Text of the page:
UEFA announced this morning that it had made a successful application to FIFA’s Ethics Committee for Michel Platini, the former UEFA President, to address the upcoming 12th Extraordinary UEFA Congress on 14 September 2016.
The agenda of the UEFA Congress includes the election of the next UEFA President.
It has been reported that UEFA’s application was made on the ground of allowing Platini to ‘make a short farewell address’ and that the FIFA Ethics Committee granted permission as a ‘gesture of humanity’.
A past President of an organisation addressing its Congress is not unexpected. This past President of this organisation addressing this Congress of this sport and at this time is unexpected. Why? Because Michel Platini is currently banned from all ‘football-related activities (administrative, sports or any other) on a national and international level’. Why? Here’s a quick summary of the key events in the recent turbulent history of the relationship between Michel Platini, UEFA and FIFA that led to Platini’s ban:
- 26 January 2007 – Platini, a former French footballer who represented France in three World Cups, is elected UEFA President. He is subsequently re-elected twice (in 2011 and in 2015);
- December 2010 to April 2015 – in late 2010 the 2018 and 2022 World Cups are surprisingly awarded to Russia and Qatar respectively. Subsequently, the FBI launches a probe into corruption at the organisation; FIFA later follows suit by launching its own internal investigation. In late 2014, FIFA, to the protestation of its appointed investigator Micheal Garcia, announces that its investigation is closed as it did not unveil any corruption; the FBI announces it will continue with its probe.
- 27 May 2015 – 2 June 2015 – an unprecedented 17 days in the history of FIFA begins as the FBI announces that it has concluded a lengthy investigation into corruption at FIFA. That investigation results in numerous arrests and resignations at the top and at the heart of the governing body culminating in the resignation of the previously seemingly immovable and irrepressible FIFA President, Sepp Blatter.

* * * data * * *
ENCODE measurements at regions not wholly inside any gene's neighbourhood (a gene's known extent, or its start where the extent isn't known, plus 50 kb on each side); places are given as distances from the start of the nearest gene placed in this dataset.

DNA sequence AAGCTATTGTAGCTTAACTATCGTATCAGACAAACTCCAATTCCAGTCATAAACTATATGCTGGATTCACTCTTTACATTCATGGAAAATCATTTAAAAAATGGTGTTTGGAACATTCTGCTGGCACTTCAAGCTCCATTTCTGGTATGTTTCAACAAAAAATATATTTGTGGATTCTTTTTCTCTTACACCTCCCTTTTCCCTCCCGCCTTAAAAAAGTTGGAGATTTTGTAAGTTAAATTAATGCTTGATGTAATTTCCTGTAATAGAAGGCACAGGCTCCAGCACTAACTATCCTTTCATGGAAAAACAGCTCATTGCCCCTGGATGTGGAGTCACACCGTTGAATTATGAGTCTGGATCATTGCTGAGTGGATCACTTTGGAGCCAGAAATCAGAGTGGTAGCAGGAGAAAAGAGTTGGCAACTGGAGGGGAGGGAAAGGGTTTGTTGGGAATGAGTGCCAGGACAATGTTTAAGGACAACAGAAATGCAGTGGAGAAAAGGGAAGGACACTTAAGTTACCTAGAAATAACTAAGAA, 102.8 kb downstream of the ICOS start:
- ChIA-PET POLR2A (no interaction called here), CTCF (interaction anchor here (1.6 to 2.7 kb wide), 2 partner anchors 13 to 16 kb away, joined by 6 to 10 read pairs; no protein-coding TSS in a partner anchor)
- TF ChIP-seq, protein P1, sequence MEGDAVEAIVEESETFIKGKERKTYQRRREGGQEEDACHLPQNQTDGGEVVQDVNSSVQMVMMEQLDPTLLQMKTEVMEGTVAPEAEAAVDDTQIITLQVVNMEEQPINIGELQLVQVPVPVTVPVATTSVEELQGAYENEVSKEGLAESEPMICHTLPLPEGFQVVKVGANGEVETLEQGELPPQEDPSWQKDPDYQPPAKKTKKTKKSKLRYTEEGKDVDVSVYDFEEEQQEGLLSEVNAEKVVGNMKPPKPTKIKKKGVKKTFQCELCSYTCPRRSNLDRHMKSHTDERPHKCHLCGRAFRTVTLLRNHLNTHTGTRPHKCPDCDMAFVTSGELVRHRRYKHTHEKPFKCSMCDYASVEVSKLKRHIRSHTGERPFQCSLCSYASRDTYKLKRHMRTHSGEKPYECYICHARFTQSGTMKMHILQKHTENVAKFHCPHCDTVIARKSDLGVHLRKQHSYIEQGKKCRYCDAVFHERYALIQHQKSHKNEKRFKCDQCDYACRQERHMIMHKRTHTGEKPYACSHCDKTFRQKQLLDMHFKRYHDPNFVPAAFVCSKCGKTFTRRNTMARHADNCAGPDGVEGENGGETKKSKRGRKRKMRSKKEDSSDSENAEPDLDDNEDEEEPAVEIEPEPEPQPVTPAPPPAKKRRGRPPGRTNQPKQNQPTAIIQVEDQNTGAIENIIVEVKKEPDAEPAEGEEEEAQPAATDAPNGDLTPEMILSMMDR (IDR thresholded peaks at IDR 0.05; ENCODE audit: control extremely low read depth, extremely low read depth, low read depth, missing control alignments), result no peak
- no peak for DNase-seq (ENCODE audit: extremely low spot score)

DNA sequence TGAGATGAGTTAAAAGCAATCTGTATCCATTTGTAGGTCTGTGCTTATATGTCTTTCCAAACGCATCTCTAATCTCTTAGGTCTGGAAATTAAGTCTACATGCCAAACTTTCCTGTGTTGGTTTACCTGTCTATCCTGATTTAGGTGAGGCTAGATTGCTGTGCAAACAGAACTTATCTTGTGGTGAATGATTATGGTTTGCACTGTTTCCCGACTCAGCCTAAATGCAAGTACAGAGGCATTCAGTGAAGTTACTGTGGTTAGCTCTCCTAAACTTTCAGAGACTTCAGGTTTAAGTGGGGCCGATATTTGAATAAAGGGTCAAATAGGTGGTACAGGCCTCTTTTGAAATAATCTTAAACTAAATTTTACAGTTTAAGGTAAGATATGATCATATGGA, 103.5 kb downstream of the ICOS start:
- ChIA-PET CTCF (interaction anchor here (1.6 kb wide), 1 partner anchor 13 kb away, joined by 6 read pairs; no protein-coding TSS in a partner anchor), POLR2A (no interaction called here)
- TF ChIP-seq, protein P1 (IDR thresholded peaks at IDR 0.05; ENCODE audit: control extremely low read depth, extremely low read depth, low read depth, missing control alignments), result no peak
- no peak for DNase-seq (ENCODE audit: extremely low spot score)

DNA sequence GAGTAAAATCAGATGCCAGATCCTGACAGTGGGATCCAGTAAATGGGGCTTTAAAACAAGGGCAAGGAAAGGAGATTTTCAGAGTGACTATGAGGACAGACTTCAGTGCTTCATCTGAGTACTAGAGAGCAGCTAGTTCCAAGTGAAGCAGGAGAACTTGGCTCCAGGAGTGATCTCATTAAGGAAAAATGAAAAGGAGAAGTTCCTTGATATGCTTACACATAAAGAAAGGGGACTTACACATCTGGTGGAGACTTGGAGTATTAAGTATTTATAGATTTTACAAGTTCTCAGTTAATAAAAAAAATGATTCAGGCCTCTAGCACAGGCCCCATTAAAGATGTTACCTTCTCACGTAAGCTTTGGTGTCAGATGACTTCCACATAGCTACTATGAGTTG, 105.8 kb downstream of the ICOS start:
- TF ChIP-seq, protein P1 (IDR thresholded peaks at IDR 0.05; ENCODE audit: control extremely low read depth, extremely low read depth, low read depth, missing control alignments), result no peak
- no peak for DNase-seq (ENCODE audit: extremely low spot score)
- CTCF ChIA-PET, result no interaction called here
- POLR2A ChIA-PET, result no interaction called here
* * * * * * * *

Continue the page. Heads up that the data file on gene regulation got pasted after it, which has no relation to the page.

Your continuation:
- 29 July 2015 – Platini, the incumbent UEFA President, announces he will run for FIFA President and pledges to ‘work tirelessly for the unity and well-being of world football’. He is quickly cited as a favourite in the race though concerns are raised by some commentators as a result of his strong connections to Blatter and FIFA.
- 26 September 2015 – news emerges that Blatter and Platini are being investigated by the FIFA Ethics Committee over a ‘disloyal payment’ of two million Swiss francs (£1.3 million) made to Platini in 2011 for services rendered in 1998 and 2002.
- 21 December 2015 – Blatter and Platini are both banned by FIFA’s Ethics Committee from all ‘football-related activities (administrative, sports or any other) on a national and international level’ for eight years. Platini appeals the decision to the FIFA Appeals Committee.
- 22 January 2016 – UEFA’s Executive Committee states that it hopes Platini’s name will be cleared and that he can ‘return to the European football family as quickly as possible’.
- 24 February 2016 – FIFA’s Appeal Committee dismisses Platini’s appeal but reduces the ban from eight years to six. Platini appeals the decision to the Court of Arbitration for Sport (the CAS).
- 9 May 2016 – the CAS dismisses Platini’s appeal but reduces the ban from six years to four. Platini resigns as UEFA President but calls the decision a ‘profound injustice’.
As a result of the corruption scandals that have engulfed world football (only extracts of which are set out above), FIFA has launched a governance reform process that is to ‘pave the way for further significant and much-needed changes to FIFA’s governance structure’. Good governance is also one of the eleven values of UEFA and it has committed to ‘openness, democracy, transparency and responsibility’ within its organisation.
Platini is a man paying the price for having being found to be heavily involved in his sport’s corruption scandals. Given the pressure (both political and media) on football to reform, Platini now has a highly unexpected opportunity to address the UEFA Congress and the wider sporting community. Should he pledge his support for FIFA’s and football’s governance reform process, FIFA’s ‘gesture of humanity’ may yet provide positive evidence that football is getting its house in order; should he fail to do so, it will be nigh on impossible to avoid attracting further criticism to himself and to football’s governing bodies. Let’s see which outcome the 14th brings for football…